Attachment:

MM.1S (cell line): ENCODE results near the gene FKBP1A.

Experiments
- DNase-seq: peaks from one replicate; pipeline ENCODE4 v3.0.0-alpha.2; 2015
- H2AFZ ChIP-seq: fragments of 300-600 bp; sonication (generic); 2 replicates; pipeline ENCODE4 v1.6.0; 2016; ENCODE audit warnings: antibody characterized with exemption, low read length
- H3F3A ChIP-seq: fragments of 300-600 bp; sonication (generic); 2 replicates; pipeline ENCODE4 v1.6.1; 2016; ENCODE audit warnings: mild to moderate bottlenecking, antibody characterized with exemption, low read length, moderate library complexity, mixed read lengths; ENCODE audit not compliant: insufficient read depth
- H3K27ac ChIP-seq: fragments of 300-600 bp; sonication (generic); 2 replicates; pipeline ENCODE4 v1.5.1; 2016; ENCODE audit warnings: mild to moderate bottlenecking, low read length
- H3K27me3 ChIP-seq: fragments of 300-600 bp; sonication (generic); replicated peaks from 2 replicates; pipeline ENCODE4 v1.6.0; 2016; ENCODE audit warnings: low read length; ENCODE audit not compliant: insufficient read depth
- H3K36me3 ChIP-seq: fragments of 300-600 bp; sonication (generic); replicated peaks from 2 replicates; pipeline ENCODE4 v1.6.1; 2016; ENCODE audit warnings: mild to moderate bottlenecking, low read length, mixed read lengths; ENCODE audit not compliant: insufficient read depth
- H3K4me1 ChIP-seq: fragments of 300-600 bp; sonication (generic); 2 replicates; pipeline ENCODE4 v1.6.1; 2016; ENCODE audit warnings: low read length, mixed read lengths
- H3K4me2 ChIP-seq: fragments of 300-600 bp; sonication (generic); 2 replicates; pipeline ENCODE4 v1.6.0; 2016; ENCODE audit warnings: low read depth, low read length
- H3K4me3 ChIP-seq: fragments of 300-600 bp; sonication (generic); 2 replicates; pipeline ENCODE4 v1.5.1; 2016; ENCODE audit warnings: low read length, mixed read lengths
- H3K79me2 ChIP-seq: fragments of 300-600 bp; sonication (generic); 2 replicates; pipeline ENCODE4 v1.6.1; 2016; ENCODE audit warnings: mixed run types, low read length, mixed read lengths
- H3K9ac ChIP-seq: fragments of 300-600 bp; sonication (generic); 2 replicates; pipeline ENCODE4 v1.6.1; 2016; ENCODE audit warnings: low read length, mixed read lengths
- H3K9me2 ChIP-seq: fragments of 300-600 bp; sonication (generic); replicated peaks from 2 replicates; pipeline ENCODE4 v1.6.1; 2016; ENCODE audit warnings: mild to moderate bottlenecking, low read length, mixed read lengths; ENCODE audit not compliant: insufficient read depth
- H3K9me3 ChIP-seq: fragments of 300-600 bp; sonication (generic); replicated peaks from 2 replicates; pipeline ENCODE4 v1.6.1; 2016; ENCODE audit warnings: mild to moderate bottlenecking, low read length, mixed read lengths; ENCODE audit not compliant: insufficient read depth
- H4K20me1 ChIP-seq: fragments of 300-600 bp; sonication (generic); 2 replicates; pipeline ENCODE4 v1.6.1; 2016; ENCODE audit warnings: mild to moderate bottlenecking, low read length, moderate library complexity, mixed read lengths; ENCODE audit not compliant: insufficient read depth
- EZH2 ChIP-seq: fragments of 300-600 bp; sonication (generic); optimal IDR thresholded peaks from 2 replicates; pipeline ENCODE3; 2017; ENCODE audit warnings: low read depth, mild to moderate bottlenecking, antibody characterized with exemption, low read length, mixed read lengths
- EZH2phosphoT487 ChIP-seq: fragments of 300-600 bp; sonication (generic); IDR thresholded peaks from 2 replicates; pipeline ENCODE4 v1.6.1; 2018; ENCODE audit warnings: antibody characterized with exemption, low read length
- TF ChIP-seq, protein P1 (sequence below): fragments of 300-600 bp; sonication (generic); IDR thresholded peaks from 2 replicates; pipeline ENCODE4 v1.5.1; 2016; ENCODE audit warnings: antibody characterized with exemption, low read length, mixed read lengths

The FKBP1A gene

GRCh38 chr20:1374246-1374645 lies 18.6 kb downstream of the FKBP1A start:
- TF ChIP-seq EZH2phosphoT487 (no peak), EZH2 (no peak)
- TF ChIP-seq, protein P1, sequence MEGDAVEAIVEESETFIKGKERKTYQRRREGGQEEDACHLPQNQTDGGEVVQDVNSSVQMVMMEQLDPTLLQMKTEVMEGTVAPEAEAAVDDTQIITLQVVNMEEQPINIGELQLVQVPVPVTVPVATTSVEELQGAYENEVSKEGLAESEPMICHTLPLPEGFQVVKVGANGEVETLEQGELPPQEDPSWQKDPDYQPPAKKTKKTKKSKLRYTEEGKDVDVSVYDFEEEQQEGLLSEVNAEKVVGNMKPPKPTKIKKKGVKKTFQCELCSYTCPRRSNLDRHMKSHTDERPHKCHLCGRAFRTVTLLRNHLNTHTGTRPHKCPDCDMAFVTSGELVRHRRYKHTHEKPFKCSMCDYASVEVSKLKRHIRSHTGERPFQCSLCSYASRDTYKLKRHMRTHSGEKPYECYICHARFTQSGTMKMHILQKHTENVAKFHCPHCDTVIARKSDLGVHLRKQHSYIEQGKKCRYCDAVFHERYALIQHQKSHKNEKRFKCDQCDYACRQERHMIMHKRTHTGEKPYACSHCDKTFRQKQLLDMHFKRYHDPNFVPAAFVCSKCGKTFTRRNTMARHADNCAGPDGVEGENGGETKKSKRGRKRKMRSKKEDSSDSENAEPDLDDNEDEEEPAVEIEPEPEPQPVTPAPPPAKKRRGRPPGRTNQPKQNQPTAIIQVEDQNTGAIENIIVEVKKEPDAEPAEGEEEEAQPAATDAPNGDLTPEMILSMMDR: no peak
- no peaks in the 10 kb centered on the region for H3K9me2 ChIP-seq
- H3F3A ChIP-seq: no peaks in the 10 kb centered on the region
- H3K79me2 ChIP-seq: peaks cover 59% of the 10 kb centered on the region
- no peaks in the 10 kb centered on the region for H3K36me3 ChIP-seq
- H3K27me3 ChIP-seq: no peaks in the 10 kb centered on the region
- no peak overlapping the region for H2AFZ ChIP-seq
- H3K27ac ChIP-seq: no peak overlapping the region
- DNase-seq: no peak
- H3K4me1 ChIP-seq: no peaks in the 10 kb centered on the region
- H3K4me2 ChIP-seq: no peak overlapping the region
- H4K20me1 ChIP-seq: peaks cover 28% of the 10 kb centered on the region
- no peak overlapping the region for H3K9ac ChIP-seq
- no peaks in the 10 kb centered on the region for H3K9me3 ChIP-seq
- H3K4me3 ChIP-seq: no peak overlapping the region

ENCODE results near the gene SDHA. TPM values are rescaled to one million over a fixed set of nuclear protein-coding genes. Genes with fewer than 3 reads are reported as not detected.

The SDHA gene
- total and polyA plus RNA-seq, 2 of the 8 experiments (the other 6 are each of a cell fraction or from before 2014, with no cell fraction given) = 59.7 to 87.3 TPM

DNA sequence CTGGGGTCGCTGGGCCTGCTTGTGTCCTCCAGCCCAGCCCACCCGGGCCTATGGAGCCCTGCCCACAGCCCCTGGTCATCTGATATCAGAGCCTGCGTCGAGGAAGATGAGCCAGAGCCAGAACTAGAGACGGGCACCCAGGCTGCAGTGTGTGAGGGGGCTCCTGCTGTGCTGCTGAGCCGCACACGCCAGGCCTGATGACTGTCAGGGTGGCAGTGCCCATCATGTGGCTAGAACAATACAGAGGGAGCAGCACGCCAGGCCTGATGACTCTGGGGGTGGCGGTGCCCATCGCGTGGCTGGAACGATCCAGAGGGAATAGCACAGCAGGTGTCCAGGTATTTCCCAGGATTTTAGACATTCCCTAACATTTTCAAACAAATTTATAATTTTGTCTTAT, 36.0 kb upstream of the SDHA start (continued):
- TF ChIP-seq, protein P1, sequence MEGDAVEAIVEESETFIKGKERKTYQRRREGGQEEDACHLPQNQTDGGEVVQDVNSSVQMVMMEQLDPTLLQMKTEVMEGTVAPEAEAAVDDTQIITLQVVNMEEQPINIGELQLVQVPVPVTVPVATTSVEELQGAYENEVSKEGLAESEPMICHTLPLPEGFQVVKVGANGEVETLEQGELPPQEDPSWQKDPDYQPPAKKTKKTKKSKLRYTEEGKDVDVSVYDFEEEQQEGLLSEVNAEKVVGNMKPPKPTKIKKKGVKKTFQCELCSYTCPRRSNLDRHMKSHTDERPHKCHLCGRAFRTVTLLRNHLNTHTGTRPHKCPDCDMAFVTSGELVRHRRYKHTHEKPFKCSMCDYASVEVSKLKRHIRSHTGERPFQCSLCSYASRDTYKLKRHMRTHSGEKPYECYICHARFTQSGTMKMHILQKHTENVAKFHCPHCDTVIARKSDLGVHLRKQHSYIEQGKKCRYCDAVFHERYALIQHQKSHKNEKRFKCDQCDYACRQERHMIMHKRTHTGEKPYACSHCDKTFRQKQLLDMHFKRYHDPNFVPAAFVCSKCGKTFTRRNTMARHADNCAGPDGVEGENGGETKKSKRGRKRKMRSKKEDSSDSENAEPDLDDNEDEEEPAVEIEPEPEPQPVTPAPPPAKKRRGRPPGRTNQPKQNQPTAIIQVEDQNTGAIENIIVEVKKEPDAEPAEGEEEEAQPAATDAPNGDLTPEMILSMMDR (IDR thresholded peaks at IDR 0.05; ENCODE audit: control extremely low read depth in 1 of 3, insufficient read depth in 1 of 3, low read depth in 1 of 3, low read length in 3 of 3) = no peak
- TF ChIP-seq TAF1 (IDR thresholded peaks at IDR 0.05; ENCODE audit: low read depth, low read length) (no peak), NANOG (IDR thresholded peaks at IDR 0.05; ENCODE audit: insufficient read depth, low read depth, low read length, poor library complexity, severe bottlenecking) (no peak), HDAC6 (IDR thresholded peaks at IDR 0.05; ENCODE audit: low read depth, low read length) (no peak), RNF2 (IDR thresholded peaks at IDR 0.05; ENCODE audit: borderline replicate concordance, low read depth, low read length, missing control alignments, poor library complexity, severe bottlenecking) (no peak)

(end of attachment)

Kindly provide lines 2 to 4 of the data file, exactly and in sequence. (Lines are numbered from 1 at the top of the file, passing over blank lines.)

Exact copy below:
Experiments
- DNase-seq: peaks from one replicate; pipeline ENCODE4 v3.0.0-alpha.2; 2015
- H2AFZ ChIP-seq: fragments of 300-600 bp; sonication (generic); 2 replicates; pipeline ENCODE4 v1.6.0; 2016; ENCODE audit warnings: antibody characterized with exemption, low read length